I feel like the kid who knows the answer and wants to show it off in class.
This is how I feel when I’m writing the good stuff, the real stuff. The “it” is the energy that surges through me when I’m writing the “right” thing.
If there’s one bit of writing wisdom that I would pass along as it has been handed to me in a package of insight, ragged and strong, it would be this:
Write what makes you feel.
Write what makes you feel so joyful that you’re certain words cannot encapsulate it.
Write what makes you so angry that you can taste your fillings because your jaw is tight with rage.
Write what breaks your heart into little shards that prick you even as you write them.
Write what gives you the peace of a summer morning when the gold light lifts the bird song to the open window.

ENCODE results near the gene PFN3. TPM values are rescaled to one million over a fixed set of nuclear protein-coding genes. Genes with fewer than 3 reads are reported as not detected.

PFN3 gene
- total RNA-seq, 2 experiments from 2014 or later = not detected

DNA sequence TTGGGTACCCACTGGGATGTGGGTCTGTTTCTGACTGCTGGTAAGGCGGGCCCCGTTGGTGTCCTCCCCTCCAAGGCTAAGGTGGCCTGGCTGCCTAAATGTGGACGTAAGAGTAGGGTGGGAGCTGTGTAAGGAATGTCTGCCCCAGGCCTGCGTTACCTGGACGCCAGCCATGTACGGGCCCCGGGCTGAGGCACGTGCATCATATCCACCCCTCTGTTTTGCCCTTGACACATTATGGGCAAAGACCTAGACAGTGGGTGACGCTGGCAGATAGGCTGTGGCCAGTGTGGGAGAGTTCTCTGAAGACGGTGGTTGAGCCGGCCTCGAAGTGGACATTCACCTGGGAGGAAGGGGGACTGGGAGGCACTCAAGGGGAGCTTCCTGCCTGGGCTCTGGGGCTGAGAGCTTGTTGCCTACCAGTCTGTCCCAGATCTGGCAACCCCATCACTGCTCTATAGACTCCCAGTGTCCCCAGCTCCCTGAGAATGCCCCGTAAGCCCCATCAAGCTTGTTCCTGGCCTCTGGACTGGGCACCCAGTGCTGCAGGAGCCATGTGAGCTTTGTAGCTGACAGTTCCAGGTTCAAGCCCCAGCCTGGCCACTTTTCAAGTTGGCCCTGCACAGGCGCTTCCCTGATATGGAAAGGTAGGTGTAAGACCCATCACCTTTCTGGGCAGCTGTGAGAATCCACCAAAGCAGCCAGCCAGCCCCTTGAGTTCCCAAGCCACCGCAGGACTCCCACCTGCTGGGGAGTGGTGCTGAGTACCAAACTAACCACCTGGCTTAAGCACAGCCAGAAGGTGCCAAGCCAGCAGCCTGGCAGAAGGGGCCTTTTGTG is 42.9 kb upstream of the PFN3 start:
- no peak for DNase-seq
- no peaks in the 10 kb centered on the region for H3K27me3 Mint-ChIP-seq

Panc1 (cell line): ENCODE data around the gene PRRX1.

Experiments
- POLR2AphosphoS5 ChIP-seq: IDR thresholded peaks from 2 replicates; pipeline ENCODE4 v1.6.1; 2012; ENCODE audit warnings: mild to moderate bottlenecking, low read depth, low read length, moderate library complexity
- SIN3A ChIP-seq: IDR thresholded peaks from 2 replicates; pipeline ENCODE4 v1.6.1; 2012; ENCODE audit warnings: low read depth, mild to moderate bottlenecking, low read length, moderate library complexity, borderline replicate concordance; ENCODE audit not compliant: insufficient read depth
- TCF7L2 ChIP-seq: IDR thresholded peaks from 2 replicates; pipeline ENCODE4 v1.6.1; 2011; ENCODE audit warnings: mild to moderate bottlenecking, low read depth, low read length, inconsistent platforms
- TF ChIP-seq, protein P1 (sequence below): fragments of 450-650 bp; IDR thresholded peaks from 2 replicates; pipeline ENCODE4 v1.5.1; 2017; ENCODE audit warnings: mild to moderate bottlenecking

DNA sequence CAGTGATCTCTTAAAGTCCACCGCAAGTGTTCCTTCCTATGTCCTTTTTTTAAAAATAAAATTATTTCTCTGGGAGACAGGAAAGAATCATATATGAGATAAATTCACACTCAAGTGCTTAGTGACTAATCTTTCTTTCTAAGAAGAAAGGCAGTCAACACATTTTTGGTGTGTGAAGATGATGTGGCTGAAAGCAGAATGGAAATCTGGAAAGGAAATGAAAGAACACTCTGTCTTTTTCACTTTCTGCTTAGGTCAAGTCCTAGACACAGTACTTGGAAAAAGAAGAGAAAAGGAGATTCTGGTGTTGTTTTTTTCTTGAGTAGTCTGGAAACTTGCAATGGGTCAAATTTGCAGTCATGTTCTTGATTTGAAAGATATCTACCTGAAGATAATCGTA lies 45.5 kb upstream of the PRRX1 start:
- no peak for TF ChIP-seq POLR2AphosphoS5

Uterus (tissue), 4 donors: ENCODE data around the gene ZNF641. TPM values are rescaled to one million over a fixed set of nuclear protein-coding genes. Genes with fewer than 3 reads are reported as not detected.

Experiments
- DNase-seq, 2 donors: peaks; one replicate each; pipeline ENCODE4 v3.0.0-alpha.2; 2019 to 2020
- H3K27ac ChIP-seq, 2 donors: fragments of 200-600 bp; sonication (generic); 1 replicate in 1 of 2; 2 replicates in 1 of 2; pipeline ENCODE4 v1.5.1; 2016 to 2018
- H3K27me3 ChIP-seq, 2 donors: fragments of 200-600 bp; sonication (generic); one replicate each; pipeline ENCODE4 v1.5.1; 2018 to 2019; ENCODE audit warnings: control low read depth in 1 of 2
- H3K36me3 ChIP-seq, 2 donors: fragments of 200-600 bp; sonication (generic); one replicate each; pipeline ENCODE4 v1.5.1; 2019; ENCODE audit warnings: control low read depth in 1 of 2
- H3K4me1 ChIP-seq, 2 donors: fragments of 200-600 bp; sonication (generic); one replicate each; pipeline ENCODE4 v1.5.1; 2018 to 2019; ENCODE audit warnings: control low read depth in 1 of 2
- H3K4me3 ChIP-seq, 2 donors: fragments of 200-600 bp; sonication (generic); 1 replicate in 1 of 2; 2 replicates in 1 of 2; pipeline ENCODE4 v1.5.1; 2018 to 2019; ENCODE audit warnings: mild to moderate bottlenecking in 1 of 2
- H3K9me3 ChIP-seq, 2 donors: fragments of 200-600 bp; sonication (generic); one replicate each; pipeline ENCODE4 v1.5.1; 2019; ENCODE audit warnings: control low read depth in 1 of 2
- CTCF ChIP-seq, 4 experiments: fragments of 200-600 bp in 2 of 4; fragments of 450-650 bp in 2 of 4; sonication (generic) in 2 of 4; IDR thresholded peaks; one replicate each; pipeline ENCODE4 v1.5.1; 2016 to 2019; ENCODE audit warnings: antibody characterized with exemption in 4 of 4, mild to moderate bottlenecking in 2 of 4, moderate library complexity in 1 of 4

Ignore the wisdom about readers and SEO and guidelines.
Ignore the voices in your own head and on the lips of those around you that say it’s too hard or too scary to write the pain.
Ignore the market and sales and publication expectations.
Because those things may bring you money or sales, maybe, but they will not make you more alive.
And we need you alive and scarred. Jagged, bleeding, dancing.
So write your pet peeves and your quiet pleasures – ads left faded after events have passed and moon of white at a fingernail just growing – these are mine. Write your vast despair – a child lost, hungered bellies, the doubt of enough – and your immense happiness – a mountain range lit by dawn, the look in her eye when she knows she’s beautiful, the opening of a new you never thought you’d have.
As Annie Dillard says, “Give It All, Give It Now.”
Write it alive.
What makes you feel at this exact moment? What if you wrote that down?